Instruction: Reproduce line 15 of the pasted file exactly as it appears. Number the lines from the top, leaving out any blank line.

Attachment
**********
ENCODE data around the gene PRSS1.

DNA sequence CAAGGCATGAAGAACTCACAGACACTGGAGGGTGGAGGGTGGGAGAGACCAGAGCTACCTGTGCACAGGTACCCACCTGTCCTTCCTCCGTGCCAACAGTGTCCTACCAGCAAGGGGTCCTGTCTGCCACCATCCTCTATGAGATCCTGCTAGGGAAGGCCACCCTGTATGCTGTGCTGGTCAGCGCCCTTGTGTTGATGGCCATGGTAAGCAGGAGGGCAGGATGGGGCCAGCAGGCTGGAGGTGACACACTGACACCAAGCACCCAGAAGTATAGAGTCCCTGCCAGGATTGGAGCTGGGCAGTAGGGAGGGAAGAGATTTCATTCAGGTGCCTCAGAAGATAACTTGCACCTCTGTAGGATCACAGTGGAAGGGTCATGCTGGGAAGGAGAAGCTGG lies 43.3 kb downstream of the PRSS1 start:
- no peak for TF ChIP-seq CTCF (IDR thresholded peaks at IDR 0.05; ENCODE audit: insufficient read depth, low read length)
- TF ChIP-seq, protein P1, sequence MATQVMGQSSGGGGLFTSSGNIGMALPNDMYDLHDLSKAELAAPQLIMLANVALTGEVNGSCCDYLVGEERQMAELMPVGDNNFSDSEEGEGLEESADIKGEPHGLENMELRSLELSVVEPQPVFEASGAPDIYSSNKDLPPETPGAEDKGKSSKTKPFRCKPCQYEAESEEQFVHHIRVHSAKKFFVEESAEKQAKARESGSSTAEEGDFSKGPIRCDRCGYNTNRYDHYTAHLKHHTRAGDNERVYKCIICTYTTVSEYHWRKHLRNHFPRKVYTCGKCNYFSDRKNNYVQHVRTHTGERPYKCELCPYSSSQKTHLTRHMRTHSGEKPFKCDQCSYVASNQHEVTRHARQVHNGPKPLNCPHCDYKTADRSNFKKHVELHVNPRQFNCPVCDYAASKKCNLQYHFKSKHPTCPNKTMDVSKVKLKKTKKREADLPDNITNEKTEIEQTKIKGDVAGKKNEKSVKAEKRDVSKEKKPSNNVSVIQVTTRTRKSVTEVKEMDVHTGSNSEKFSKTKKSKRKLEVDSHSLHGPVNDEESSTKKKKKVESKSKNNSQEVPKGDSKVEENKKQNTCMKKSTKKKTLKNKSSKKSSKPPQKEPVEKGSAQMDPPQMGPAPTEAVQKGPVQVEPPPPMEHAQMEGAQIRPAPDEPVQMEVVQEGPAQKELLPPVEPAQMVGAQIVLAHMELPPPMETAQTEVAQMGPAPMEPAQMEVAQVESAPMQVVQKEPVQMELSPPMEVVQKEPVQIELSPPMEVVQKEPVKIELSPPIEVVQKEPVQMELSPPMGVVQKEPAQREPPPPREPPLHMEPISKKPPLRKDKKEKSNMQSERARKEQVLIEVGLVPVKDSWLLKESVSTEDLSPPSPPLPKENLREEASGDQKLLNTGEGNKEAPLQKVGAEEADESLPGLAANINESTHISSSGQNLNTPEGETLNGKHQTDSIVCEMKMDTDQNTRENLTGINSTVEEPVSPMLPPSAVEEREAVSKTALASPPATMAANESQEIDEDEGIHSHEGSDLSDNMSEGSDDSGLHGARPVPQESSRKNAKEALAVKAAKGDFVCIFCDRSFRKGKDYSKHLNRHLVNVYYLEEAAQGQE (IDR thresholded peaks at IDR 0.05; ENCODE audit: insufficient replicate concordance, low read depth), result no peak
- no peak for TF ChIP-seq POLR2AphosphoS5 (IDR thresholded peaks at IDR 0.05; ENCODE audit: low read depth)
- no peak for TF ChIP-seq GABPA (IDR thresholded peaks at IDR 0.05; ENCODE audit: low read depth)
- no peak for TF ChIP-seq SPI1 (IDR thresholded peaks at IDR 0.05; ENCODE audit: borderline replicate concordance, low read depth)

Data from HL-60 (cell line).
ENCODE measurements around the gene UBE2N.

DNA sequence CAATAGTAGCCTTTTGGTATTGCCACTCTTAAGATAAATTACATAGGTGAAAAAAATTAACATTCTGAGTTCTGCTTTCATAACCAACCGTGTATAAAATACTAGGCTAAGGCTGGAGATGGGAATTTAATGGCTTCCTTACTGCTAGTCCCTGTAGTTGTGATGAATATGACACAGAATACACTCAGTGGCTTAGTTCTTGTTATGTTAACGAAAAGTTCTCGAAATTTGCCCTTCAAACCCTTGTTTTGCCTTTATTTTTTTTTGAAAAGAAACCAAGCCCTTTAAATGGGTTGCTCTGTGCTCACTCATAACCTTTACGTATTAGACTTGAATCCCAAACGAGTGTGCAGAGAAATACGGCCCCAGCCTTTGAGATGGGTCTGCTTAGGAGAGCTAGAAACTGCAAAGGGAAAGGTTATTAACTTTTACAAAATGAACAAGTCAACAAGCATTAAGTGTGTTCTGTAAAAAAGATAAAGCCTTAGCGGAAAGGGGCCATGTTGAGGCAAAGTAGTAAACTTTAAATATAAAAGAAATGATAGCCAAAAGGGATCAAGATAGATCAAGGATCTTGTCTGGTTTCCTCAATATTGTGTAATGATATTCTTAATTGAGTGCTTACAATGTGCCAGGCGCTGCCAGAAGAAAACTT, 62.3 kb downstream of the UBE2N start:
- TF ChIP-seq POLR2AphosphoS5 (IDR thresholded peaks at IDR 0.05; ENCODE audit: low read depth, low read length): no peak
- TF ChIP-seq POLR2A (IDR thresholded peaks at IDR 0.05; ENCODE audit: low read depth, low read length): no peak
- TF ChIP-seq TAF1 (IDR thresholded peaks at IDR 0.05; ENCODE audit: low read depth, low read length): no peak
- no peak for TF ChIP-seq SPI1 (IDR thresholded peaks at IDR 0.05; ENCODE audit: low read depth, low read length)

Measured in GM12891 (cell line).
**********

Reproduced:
Measured in GM12891 (cell line).